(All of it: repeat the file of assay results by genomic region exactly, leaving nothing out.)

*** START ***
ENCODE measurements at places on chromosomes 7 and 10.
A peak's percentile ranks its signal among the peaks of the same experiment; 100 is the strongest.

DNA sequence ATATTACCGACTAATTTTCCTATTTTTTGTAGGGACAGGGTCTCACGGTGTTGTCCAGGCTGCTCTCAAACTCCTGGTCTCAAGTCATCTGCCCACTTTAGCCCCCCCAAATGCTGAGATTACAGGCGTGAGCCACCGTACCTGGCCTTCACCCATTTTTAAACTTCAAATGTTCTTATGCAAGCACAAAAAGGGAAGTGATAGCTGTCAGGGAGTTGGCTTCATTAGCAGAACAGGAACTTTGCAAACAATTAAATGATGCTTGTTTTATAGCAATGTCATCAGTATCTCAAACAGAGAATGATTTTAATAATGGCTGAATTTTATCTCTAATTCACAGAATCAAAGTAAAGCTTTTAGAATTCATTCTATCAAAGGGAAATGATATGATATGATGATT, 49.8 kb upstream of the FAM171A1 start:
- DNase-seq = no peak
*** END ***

ENCODE measurements at places on chromosomes 7 and 10.
A peak's percentile ranks its signal among the peaks of the same experiment; 100 is the strongest.

DNA sequence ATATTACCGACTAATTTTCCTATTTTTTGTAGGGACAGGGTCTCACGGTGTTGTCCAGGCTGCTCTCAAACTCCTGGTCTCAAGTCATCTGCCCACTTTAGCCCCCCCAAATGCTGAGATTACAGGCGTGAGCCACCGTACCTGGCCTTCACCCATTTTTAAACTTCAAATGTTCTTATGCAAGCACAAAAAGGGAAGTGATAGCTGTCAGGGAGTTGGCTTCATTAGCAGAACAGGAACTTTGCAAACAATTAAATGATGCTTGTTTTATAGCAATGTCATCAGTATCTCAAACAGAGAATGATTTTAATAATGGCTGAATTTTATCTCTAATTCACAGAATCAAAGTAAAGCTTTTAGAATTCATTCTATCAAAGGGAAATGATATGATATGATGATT, 49.8 kb upstream of the FAM171A1 start:
- DNase-seq = no peak